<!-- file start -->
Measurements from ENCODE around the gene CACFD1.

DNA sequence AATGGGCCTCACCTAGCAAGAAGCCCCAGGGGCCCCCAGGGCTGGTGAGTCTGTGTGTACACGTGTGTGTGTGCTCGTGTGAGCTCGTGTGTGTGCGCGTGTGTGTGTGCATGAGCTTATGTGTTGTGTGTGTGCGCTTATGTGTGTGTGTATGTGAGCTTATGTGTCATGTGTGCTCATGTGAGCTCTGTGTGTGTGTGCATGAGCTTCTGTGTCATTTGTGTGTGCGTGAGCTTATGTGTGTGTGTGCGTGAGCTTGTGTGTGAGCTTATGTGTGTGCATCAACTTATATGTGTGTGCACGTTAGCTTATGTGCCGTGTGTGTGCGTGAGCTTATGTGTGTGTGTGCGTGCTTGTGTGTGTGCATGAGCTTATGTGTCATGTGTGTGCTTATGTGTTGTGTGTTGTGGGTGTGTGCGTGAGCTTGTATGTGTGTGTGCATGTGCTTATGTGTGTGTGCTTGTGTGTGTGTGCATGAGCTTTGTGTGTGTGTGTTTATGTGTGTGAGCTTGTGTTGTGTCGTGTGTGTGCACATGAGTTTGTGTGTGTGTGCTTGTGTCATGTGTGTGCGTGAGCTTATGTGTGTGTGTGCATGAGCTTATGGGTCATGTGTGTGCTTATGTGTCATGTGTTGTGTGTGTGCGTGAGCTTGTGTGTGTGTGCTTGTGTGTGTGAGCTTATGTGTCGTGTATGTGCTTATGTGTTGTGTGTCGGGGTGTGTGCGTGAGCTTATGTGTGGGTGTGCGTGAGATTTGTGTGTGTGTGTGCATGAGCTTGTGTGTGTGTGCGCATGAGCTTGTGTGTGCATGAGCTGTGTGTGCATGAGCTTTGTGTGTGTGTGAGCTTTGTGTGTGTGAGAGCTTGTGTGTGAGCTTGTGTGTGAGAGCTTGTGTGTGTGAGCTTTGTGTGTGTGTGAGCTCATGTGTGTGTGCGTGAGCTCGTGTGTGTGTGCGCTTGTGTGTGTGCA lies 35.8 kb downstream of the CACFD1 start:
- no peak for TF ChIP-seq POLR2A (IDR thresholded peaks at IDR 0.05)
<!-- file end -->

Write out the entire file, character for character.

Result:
Measurements from ENCODE around the gene CACFD1.

DNA sequence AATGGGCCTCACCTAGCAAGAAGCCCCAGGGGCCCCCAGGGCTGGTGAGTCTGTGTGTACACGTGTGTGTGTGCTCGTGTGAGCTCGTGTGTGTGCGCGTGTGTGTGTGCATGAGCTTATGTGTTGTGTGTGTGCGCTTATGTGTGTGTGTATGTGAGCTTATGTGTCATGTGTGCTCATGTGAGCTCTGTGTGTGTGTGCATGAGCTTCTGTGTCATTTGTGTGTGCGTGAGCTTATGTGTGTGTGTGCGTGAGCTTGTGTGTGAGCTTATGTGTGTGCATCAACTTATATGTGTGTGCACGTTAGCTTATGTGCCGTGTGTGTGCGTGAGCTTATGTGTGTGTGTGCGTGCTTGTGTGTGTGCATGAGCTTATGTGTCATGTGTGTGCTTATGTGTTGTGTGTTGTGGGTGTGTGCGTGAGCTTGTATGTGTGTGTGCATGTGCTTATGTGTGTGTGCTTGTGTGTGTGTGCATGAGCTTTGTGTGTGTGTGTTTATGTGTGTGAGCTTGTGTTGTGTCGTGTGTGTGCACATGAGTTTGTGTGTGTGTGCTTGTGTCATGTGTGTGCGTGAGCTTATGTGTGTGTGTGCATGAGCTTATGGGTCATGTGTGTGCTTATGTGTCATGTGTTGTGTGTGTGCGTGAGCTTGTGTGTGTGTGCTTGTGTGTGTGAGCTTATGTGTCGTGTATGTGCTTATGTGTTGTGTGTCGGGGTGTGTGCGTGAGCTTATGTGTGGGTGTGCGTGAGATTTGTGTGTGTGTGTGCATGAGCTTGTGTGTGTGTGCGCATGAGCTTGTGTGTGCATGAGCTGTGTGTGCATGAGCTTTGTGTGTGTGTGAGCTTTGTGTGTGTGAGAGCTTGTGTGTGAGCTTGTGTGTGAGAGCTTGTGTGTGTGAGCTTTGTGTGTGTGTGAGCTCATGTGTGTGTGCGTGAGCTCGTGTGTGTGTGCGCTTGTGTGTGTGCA lies 35.8 kb downstream of the CACFD1 start:
- no peak for TF ChIP-seq POLR2A (IDR thresholded peaks at IDR 0.05)